Date of Award

Fall 12-15-2012

Degree Type

Dissertation

Degree Name

Ph.D.

Degree Program

Counselor Education

Department

Educational Leadership, Counseling, and Foundations

Major Professor

Barbara Herlihy

Second Advisor

Zarus Watson

Third Advisor

Marc Bonis

Fourth Advisor

Erin Dugan

Abstract

Four hundred fifty-six (456) members of the Association for Play Therapy responded to the researcher-developed survey, the Play Therapists' Decision-Making Inventory-Revised (PTDI-R). The instrument assessed play therapists’ perceptions of the role of attachment in the treatment process, the frequency with which play therapists feel competent to use family-systems play therapy, and the frequency with which they utilize these interventions. Items from the PTDI-R were analyzed using a principal component analysis to assess the underlying structure of six items that addressed participants’ frequency of use of FSPTI relative to their understanding of the attachment relationship. This factor accounted for 45% of the variance between the 6 survey items. These items from the PTDI-R were combined into one variable for use in the analysis of the remaining research questions. Using this enhanced dependent variable representing frequency of use of FSPTI by play therapists, three multiple regression models were built. Of these, the third model had the most power, explaining 65% of the variance in the dependent variable. When examining the relationships between play therapists’ demographic variables, beliefs about attachment, and play therapy practice patterns, significant relationships were identified among all but one set of variables. The results of this study supported the need for required play therapy education that applies family systems approaches to address attachment dysfunction in the caregiver-child relationship. Findings resulted in training and education recommendations to play therapists, counselor education programs, and the play therapy credentialing body.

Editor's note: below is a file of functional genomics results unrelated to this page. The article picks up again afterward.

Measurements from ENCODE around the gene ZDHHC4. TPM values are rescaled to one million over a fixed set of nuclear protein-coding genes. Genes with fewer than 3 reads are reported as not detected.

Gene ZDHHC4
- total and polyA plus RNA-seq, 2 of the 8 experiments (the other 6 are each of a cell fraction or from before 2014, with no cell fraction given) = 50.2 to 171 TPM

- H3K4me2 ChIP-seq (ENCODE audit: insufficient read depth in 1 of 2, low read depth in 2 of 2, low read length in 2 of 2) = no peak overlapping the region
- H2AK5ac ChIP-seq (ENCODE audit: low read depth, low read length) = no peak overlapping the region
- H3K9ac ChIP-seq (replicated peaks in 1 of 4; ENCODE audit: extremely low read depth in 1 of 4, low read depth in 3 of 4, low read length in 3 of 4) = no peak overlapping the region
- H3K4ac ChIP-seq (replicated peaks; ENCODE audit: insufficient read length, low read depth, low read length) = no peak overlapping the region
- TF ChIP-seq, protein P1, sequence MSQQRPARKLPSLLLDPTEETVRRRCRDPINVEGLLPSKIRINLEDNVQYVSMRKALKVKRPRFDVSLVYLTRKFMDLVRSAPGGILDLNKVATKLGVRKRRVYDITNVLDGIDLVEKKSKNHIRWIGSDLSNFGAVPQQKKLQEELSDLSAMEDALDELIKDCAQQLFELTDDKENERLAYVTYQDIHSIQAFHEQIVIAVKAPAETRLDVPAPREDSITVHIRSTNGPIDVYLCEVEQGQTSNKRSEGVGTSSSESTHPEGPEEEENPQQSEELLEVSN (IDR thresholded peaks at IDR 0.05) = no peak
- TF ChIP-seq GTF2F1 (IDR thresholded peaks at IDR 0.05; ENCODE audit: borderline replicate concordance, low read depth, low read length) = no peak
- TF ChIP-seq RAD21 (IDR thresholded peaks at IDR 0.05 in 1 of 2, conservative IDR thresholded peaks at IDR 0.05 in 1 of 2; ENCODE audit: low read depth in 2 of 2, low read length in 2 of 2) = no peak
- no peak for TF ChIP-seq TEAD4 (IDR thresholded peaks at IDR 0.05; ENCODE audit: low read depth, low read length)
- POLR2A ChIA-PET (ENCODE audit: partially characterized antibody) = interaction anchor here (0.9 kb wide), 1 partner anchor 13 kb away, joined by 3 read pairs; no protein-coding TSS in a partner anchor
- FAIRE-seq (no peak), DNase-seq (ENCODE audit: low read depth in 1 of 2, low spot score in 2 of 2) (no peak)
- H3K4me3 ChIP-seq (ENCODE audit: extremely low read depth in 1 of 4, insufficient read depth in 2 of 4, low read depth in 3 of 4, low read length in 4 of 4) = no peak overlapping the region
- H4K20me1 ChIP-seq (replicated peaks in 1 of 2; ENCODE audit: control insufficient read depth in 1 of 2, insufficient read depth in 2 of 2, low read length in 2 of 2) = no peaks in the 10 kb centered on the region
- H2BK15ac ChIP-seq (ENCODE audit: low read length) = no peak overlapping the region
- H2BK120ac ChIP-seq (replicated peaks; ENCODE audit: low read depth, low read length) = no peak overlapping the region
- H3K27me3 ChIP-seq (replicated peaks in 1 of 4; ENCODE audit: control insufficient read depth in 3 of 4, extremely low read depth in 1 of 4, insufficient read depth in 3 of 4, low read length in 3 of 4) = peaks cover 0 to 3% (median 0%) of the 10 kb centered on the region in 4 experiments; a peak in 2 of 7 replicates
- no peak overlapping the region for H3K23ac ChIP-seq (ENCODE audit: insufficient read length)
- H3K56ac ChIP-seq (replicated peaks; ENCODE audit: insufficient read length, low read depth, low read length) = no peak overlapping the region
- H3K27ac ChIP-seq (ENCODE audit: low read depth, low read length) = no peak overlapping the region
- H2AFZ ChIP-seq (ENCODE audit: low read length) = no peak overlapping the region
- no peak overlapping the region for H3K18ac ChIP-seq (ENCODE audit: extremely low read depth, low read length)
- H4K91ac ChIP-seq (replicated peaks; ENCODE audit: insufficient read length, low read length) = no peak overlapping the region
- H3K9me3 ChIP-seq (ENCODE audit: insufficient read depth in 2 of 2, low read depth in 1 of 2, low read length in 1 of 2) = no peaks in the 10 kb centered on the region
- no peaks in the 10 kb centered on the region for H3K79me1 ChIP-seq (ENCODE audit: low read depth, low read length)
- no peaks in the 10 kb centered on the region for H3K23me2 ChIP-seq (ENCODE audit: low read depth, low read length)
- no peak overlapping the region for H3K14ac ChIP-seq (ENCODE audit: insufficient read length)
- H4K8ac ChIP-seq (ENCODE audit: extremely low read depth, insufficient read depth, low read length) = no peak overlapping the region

Rights

The University of New Orleans and its agents retain the non-exclusive license to archive and make accessible this dissertation or thesis in whole or in part in all forms of media, now or hereafter known. The author retains all other ownership rights to the copyright of the thesis or dissertation.

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